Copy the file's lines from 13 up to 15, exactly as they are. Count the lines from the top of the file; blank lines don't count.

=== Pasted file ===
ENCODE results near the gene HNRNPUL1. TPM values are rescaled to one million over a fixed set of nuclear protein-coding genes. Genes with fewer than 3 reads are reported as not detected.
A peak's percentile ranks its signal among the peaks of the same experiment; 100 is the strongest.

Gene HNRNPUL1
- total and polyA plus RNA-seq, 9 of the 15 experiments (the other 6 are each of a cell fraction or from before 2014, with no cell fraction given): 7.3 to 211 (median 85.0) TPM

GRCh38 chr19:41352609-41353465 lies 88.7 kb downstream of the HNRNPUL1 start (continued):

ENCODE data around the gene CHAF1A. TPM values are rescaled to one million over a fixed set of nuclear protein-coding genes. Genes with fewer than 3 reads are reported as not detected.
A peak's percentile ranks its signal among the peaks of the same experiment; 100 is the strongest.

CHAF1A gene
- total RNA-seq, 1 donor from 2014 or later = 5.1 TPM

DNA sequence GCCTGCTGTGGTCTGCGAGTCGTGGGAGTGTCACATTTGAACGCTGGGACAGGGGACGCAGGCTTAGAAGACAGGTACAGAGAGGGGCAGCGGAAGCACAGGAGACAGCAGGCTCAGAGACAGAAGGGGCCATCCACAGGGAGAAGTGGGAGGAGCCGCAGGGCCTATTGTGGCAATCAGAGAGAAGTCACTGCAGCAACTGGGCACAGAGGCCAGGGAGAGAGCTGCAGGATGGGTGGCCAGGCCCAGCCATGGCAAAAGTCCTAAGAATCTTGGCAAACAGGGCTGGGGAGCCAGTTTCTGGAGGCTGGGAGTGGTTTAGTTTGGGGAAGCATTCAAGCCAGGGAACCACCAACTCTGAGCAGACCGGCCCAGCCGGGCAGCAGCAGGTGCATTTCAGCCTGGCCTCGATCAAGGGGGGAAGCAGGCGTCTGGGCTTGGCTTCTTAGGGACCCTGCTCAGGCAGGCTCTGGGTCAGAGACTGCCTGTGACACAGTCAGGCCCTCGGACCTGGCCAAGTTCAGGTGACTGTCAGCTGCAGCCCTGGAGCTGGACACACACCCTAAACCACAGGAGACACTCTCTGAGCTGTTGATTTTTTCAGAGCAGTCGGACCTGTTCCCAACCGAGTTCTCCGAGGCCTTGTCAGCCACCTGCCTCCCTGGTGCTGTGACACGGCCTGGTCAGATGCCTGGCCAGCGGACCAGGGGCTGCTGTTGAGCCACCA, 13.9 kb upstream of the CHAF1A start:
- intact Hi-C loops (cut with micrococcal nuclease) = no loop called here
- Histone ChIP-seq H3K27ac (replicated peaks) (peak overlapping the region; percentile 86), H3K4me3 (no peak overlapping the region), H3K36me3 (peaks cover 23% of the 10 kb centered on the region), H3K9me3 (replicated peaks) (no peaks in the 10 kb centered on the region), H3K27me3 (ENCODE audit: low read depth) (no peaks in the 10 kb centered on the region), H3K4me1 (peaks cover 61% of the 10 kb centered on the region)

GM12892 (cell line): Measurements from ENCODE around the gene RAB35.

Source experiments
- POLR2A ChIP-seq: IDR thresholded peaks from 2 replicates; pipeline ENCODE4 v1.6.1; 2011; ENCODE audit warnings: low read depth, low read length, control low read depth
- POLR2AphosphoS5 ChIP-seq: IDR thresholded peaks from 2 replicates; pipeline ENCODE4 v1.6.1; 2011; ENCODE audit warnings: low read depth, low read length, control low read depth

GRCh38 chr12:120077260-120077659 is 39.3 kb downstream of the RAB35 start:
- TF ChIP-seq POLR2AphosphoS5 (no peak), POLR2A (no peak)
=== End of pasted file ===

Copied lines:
GM12892 (cell line): Measurements from ENCODE around the gene RAB35.

Source experiments
- POLR2A ChIP-seq: IDR thresholded peaks from 2 replicates; pipeline ENCODE4 v1.6.1; 2011; ENCODE audit warnings: low read depth, low read length, control low read depth